Talk:proof of concept

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proof of concept[edit]

Recently resolved on rfc, but now there is a rfv issue, namely the two plurals.

My initial reaction on seeing them was to think that "proof of concepts" should be deleted, in the same way that "mother-in-laws" and "court-martials" are frowned upon. On further consideration, though, I think there is room for two plurals here, but with slightly different senses.

I would say that "proofs of concept" is the "simple" plural, as in In every software house I've worked in the past, I've had to provide proofs of concept of my work. This sentence emphasises the multiple proofs. I would reserve "proof of concepts" for the concept of proving multiple concepts; that is, "proof" is uncountable in this sense.

Hmmm. And what about "proofs of concepts"? "Proof of concepts" doesn't sound right, but let the citations speak! DCDuring TALK 12:01, 7 August 2008 (UTC)
All three exist in number, "proofs of concepts" having 100 raw b.g.c. hits, the others 5 or 6 times as many. So much for it only being uncountable. DCDuring TALK 12:29, 7 August 2008 (UTC)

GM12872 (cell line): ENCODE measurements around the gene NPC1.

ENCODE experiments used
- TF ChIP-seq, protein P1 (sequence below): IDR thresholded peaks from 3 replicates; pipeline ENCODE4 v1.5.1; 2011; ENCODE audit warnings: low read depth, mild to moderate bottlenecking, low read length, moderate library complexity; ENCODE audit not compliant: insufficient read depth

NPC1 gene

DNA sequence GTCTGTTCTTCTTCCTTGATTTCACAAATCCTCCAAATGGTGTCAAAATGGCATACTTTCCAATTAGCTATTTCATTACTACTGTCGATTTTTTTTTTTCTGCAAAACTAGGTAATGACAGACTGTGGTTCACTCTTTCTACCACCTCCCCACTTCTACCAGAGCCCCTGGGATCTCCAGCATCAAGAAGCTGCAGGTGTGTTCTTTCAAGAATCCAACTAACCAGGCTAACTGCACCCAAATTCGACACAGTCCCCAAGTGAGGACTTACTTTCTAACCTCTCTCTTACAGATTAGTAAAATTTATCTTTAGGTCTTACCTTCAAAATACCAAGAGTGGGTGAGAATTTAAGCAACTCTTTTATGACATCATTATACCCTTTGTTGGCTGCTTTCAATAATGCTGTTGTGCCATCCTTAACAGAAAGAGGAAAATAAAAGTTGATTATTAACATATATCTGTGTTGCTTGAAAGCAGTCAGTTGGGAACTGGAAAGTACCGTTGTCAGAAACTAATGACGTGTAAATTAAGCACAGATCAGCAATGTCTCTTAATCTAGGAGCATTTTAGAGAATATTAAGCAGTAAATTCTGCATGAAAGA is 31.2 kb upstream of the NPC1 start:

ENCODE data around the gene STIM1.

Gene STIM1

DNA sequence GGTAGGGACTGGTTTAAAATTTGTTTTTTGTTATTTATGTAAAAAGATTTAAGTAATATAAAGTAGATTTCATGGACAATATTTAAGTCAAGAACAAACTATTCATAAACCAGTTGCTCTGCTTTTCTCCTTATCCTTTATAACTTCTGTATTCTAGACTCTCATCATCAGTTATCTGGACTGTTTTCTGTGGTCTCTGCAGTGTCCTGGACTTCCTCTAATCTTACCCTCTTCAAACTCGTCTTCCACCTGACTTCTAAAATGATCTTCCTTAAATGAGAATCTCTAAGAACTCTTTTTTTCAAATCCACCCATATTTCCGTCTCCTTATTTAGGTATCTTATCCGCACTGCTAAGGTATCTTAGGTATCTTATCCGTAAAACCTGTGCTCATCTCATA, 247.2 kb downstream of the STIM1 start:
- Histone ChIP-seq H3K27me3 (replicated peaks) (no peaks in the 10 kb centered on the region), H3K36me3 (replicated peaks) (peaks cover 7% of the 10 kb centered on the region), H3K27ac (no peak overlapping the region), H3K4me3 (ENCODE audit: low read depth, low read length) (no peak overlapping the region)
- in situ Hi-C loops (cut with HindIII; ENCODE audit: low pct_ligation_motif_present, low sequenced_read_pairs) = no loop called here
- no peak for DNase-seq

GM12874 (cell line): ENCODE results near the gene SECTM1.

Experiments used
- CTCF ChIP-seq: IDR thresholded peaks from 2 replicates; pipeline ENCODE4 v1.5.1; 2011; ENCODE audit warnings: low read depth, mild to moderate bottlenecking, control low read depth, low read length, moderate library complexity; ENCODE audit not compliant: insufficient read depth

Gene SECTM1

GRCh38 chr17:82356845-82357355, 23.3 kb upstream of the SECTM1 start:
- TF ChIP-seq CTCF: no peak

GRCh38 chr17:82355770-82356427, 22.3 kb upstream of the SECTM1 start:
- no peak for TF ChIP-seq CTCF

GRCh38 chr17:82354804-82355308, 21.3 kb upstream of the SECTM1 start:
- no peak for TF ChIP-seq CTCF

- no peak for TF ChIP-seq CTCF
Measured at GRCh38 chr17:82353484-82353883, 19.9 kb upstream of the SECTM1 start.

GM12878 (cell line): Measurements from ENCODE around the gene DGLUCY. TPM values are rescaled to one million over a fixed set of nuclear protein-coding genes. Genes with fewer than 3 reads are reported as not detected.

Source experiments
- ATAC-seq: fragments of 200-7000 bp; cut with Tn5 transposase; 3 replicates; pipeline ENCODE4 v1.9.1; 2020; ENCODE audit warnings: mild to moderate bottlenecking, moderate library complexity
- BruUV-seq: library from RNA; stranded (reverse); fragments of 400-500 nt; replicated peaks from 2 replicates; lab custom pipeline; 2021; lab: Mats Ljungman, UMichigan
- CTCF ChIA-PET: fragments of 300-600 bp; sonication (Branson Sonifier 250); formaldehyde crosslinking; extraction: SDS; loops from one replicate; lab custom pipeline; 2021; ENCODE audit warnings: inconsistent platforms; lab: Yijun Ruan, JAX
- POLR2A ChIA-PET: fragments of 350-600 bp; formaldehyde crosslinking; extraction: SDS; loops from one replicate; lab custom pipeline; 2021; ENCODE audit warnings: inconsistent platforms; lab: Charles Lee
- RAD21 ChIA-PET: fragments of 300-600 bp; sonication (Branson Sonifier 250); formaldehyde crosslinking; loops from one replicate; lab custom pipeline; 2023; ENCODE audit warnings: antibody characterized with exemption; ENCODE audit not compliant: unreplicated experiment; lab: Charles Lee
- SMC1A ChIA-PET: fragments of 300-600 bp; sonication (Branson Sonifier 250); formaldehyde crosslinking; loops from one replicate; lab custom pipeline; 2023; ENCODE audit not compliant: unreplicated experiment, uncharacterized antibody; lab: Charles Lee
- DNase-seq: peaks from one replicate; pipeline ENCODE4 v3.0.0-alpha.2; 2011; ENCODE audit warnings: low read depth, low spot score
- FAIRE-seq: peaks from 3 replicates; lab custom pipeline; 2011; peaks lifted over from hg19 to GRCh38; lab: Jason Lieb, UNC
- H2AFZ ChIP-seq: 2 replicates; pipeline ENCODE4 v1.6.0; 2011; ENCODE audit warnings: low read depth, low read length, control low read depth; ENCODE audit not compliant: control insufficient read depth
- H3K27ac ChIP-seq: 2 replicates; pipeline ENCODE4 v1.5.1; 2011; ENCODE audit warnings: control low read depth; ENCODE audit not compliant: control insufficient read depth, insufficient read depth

So there is a more subtle point here: does "proof of concept" have countable and uncountable senses? In This document provides proof of concept, "proof of concept" is uncountable, whereas in This document is a proof of concept, it is countable (and therefore allows for These documents are proofs of concept). If "proof of concept" is uncountable only (as I have always understood it to be), then we have no plurals at all, but if it is countable only or countable as well, we need a usage note to distinguish between the two plurals, as, to my mind, they are not interchangeable. — Paul G 09:14, 7 August 2008 (UTC)

"a proof of concepts" (indicating countability) gets 29 raw b.g.c. hits, some of which are clearly countable uses of some noun sense. Interestingly, as I look at these I find that my own notion of "concept" in this collocation can refer to either the integrated concept of something as a whole or the separable component concepts. I'm not sure that we will help any user very much by trying to explain this in the "proof of concept" entry. "Concept" has different meanings, possibly, but not necessarily worth distinguishing in a dictionary entry. (It would be like having a sense for "container" saying that it was an object that contained other containers because it could be used that way.) Proof has both countable and uncountable senses. "Proof of concept" seems to carry over all the combinations of senses and plural/uncountability of the components, while still meriting an entry because it is idiomatic. Is it worth having a long-winded usage note about the combination plurals, when the component terms could carry most of the water? I would consider using {{infl|en|noun|head=proof of concept}}. The usage note could direct the user to the component entries. DCDuring TALK 12:29, 7 August 2008 (UTC)